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Central Coast Trawl Impact and Recovery Study: 2009-2012 Final Report

Lindholm, J., M. Gleason, D. Kline, L. Clary, S. Rienecke, M. Bell, and B. Kitaguchi (January 2013)

Report to the California Ocean Protection Council, 49pp.


This report summarizes the results of a multi-year study (June 2009 to December 2012) to assess the impacts of bottom trawling on seafloor habitats and associated biological communities. The Central Coast Trawl Impact and Recovery (CCTIR) study was funded by the California Ocean Protection Council (OPC) through a State Coastal Conservancy grant (#10-058) to The Nature Conservancy (TNC), and by private funders. This project used small foot-rope trawl gear in an experimental study conducted in unconsolidated, soft-sediment habitat on the continental shelf off of Morro Bay, California. It was a collaborative research effort that involved numerous federal, academic, NGO, and fishing partners in the design and execution of the research.

Research Objectives

The objectives of this research project were to compare any changes to the structural and biological attributes of the seafloor before and after bottom trawling at known levels of trawling effort, as well as to monitor the recovery of the seafloor post-trawling. Specifically, we assessed changes to the small-scale topographic complexity and abundance of mobile and sessile (attached) invertebrates that are important attributes of fish habitat that could be attributed to trawling impacts. The research questions that were addressed by this study included:

  • How did micro-topographic complexity of the seafloor and invertebrate density differ between trawled plots and control plots over time in a depositional soft-sediment environment?
  • How did spatial and temporal patterns in seafloor community structure vary under different levels of trawling intensity and over time after trawling?
  • What was the catch of flatfish and bycatch of associated species using trawl gear in this soft-bottom habitat?

Research Design

The experimental design for this project underwent extensive peer-review by the Ocean Science Trust and external reviewers, including representatives of the fishing industry. The study area was apportioned into eight treatment plots, each measuring 1000 m x 300 m at a water depth of approximately 170 m, over soft-bottom habitat on the continental shelf. Four of the plots were selected to be trawled at specific levels of intensity (based on historical effort data), while the remaining four plots served as non-trawled control plots against which changes in the trawled plots were evaluated over time. The study employed a thirty-three foot small-footrope otter trawl for the directed trawling; this is the gear required to be used in this shelf habitat shoreward of the trawl Rockfish Conservation Area. A remotely-operated vehicle (ROV) was used to collect photographic and video data and a modified Van Veen bottom grab sampler was used to collect sediment samples in the study plots before and after trawling.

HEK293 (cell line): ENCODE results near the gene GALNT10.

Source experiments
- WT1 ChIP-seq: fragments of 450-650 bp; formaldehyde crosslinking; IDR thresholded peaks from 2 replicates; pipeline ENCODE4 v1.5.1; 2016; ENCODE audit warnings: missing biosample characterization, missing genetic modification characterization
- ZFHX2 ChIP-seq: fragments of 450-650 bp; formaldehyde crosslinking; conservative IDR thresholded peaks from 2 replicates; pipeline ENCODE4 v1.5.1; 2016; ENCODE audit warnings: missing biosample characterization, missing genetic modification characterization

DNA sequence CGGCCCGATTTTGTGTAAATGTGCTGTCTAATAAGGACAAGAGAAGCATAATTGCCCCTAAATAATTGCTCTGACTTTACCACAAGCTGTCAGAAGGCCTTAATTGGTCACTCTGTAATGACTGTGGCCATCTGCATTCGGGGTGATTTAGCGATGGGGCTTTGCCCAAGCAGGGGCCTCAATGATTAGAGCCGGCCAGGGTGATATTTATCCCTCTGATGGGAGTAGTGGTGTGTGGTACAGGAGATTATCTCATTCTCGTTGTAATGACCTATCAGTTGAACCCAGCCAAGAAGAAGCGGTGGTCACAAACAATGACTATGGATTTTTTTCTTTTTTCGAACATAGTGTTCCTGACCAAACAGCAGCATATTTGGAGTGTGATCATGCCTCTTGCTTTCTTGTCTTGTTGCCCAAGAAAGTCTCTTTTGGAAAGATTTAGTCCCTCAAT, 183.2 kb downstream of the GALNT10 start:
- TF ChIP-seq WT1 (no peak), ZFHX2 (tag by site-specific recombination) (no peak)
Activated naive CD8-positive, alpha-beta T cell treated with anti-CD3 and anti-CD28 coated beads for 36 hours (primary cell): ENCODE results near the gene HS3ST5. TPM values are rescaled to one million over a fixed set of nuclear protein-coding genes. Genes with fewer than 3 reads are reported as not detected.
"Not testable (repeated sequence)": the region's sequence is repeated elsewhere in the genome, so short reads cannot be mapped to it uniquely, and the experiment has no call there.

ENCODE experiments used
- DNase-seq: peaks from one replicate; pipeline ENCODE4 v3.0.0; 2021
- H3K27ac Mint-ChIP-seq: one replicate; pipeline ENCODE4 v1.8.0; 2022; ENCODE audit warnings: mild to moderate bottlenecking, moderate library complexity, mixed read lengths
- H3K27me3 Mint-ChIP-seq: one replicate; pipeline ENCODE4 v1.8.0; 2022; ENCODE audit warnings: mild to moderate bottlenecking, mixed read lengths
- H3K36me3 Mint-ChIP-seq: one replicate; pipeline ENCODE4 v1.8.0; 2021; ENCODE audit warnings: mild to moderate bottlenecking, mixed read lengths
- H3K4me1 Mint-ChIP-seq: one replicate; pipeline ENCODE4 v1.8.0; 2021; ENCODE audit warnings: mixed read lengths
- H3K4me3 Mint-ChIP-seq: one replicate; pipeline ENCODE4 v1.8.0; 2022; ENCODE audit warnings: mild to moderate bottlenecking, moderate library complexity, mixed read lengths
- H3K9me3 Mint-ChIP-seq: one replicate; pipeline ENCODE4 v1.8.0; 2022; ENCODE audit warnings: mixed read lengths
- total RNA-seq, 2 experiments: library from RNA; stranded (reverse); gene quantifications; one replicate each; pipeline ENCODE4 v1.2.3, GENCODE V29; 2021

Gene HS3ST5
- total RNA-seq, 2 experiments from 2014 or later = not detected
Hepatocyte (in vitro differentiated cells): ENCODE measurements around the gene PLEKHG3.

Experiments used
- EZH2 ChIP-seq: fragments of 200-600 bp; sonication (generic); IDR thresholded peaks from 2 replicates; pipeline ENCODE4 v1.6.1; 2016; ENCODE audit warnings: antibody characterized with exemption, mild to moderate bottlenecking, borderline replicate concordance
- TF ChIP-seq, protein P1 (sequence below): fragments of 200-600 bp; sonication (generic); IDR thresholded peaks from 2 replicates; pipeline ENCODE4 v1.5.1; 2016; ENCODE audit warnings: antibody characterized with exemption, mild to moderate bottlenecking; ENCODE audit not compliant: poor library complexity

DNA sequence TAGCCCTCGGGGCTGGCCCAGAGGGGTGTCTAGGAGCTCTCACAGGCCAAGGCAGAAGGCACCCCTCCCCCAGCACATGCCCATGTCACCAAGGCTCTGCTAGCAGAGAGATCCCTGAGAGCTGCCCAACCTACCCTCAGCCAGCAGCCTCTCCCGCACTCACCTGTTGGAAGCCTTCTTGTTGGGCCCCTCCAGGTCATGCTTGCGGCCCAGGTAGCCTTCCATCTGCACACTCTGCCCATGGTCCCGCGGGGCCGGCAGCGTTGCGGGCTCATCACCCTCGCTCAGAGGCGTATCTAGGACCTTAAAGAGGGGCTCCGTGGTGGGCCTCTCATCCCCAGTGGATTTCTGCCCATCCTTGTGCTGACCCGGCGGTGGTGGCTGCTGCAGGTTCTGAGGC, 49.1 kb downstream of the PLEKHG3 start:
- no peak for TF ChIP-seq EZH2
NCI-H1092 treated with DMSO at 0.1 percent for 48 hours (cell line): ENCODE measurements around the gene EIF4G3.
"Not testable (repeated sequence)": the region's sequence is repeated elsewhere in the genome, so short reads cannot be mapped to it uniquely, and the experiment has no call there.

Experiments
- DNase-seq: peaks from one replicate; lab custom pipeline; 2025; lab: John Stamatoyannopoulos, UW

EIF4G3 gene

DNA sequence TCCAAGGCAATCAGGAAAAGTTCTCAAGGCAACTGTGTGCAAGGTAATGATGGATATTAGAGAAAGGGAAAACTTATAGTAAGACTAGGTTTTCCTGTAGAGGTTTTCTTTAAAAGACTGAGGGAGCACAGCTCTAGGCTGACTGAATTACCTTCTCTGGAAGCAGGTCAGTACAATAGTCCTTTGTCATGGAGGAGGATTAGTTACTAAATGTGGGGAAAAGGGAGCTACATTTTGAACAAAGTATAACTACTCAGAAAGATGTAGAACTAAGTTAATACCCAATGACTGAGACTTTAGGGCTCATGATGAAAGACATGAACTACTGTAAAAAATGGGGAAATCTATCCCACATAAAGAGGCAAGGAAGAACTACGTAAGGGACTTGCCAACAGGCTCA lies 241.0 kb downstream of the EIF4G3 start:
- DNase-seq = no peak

Research Timeline:

Pre-trawling baseline surveys were conducted in the fall of 2009. The first directed trawling treatment occurred in October 2009, with 'low-intensity' trawling equivalent to two trawl passes over the entirety of each of the four trawl treatment study plots. In October 2010 the 'high-intensity' trawling treatment was conducted, with five trawl passes over the entirety of each trawl treatment plot. Post-trawling surveys to assess impacts and recovery occurred at two-weeks, six months, and one year after each of the directed trawling efforts. A final survey to complete Year 3 of the study was conducted in May 2012, approximately one and one-half years post-high-intensity trawling.

Results and Conclusions